Today's Metropolis downtimes: 3:52 PM - 4:19 PM, 4:23 PM - 10:00 PM. Six hours.
Welcome to my new site! There isn't much news today, but maybe you'd like to read a manifesto while you're here.
Sun renames the Swing package again: "It has become clear that the JFC/Swing Package name is an item that people feel strongly about." That's an understatement!
Segfault.org, a new Linux news-parody site, was supposed to open today, but their server got crushed.
By my rough calculations, long-distance telephone companies transfer data for about 4MB/$ (at 10c/minute), while a T1 or ADSL connection transfers about 400MB/$. Either long distance is too expensive or Net access is too cheap, or both.
Today's Metropolis downtimes: 4:00 PM - 5:49 PM, 5:50 PM - 6:00 PM. Two hours! (see The High-Bandwidth Blues)
I went to my local ChumpUSA to play with an iMac today; they're every bit as cute in person as on TV. They were even in stock.
As I played with the iMac, I realized that there really isn't anything you can do with the computer in a store. The purpose of the iMac is using the Internet. But computer stores don't connect their computers to the Net, so basically you have the Finder and Nanosaur. Just by using those applications, how is a customer supposed to decide whether they want an iMac?
Windows NT 5.0b2 has been released; I wonder if it's feature-complete yet. IIS 5.0 supports WebDAV and HTTP compression, two features that I've been watching for a while.
I'm going on vacation, so this site won't be able to officially open until I get back. I also won't be reading my email. Hopefully I'll have some time to think about server-side DOM trees... Or maybe hypertree-based universal user interfaces...
Rant: The High-Bandwidth Blues.
Someone should come up with a way to convert Kaleidoscope themes into Enlightenment/GTK+ themes.
Macromedia takes on WebCollage with Generator. I know from experience that the flexibility of its scripting interface will be critical to its success.
Here's an idea for aspiring Mozilla hackers out there: When a transcoding proxy server includes a Warning header in a response, add an item to the context menu that re-fetches the image or document with a Cache-Control: no transform header. This would provide a much better user interface to quality-degrading proxies like TranSend.
Forget Java: Jini in Context.
First, books on demand. Now, T-shirts on demand?
VideoScript is a scripting language that has built-in verbs for doing image processing. Since it knows how to difference frames, you could write a Webcam script that only saves interesting images. It supports AppleScript but not Frontier; maybe I'll have to have a little chat with them...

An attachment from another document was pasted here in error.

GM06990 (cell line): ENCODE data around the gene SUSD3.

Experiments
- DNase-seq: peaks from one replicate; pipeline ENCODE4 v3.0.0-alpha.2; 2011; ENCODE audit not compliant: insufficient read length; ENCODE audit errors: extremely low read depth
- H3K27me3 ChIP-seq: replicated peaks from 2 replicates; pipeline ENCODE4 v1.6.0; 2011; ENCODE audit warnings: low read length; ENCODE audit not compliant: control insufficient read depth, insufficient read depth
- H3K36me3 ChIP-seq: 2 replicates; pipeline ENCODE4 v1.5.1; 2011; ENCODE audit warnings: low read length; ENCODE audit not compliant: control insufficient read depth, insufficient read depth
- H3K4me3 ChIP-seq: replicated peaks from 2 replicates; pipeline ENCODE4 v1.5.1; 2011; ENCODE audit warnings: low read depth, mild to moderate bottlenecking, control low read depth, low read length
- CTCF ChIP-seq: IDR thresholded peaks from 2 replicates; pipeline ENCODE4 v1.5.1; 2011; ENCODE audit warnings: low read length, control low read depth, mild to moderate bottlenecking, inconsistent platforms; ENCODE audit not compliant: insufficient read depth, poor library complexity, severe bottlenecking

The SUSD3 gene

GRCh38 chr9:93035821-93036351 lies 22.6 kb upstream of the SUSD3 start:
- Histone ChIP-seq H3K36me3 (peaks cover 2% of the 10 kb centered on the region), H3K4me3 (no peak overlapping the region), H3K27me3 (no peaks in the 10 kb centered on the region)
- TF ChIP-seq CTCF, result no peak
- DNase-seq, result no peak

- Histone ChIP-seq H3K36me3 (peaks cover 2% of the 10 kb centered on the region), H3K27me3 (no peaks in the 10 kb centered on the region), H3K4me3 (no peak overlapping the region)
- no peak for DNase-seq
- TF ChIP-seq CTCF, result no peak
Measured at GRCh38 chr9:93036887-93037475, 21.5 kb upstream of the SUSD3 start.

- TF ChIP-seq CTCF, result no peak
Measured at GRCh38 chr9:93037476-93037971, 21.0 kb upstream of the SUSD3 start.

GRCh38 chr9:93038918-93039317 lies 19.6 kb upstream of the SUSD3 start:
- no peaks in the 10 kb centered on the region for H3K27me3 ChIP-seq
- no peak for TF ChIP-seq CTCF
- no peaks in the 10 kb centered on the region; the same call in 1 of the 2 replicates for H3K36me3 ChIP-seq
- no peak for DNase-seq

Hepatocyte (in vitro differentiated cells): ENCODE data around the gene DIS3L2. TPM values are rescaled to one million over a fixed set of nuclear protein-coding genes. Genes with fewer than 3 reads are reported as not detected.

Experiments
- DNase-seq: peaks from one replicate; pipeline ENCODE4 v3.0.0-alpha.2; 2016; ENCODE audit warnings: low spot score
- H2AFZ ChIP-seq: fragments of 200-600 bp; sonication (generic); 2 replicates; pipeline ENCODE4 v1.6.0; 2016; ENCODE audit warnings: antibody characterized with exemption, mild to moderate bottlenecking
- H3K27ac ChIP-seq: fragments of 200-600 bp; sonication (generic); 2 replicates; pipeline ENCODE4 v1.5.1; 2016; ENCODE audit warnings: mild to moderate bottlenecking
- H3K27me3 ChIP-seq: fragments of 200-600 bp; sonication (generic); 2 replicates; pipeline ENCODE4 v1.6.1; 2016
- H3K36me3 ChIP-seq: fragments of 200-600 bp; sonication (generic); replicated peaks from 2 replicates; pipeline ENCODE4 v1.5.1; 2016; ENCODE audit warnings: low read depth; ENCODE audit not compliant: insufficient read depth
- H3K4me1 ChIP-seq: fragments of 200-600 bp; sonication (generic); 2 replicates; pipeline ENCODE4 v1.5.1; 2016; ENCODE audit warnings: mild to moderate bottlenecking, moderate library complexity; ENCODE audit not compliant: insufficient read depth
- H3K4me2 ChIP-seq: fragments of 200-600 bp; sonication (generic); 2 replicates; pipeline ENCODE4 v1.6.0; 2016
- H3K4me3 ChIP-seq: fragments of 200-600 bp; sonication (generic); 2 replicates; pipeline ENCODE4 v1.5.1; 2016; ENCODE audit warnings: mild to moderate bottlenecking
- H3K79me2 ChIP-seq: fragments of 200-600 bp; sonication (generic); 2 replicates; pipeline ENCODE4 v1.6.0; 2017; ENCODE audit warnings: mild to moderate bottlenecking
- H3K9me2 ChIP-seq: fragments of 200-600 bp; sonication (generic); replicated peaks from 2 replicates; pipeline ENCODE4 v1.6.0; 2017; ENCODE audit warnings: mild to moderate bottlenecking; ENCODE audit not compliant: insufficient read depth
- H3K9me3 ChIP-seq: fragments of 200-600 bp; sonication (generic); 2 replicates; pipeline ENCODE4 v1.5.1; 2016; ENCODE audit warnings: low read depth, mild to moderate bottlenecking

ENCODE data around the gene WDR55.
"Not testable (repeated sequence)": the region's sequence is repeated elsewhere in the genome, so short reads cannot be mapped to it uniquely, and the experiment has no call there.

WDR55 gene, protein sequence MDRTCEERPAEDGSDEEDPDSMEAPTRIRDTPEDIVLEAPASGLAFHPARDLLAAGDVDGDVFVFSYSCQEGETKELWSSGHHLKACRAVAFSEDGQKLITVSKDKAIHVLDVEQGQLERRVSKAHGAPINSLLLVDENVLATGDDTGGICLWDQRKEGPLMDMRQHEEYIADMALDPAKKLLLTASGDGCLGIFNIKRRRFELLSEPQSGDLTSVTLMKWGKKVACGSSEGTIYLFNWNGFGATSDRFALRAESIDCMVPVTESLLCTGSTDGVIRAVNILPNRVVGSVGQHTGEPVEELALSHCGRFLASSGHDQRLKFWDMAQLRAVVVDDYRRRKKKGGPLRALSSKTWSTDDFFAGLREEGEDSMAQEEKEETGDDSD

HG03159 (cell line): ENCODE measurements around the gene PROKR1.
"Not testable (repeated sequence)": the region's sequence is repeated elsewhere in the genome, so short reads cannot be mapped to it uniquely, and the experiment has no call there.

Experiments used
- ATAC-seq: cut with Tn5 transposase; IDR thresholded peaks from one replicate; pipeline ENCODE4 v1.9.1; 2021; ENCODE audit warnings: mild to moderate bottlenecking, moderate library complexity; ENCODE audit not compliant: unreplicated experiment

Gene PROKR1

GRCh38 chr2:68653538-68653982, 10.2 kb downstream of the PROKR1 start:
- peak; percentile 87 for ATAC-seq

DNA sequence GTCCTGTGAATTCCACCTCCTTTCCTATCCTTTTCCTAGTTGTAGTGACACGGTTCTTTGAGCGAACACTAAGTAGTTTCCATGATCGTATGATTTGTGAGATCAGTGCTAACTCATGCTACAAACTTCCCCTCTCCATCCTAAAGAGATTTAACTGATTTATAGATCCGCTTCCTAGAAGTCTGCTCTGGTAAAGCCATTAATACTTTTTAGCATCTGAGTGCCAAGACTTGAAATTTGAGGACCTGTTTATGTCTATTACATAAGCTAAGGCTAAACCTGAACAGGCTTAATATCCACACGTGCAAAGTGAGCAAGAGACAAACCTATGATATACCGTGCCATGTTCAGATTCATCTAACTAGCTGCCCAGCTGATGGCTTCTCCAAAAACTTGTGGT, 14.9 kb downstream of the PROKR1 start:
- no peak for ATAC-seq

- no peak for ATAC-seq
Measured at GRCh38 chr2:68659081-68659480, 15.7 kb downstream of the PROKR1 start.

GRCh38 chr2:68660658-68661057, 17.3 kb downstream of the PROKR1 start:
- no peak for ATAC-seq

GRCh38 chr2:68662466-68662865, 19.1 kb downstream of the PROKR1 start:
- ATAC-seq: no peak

Apparently, Mozilla can generate random passwords for you, and it can keep track of your accounts at different Web sites. You can use the URL about:signons to see all the stored accounts.
iMac has landed. Oddly enough, you can't buy it from the Apple Store.
I have an EE exam tonight; wish me luck.
HTML 4.0 is so great you can't even write it by hand. Apparently you can't have <P> tags inside <FONT> tags, so if you want your entire document to be in one font, you have to put a <FONT> tag inside each <P> tag.
<sigh/> This site isn't going to come close to validating until I switch to CSS.
The Hungry Programmers don't just make software; they now sell T-shirts.
Today's Mozilla vocabulary word: Shack is an outliner that displays RDF data and can be embedded in HTML documents.
No class today. Must study for exam. Must resist urge to hack.
It's raining in Austin! Rain is good.
There's a Dave Matthews Band concert on the radio tonight. They're my favorite band to hear live.
I don't know what Dave Winer is talking to Garry Trudeau about, but it's probably really funny!
Dave also talks about neurolinguistic programming like the lingua-virus in Snow Crash.
A bunch of privacy features are also getting checked in to Mozilla.
Today's Mozilla vocabulary word: Ender is the codename for HTML editing in textarea form elements.
My Windows NT computer is named Ender.
I'm slowly hacking my way through the Scripting News source code.
GNOME: BABOON is a component model and compound document framework like OpenDoc and ActiveX.
"Workers of the Web unite--you have nothing to lose but your hacks!" -- Nate Zelnick
about the Web Standards Project
They even have great ads!
John C Dvorak: The Software Protection Racket.
Linux Weekly News responds: "Some of us do not intend to get used to it".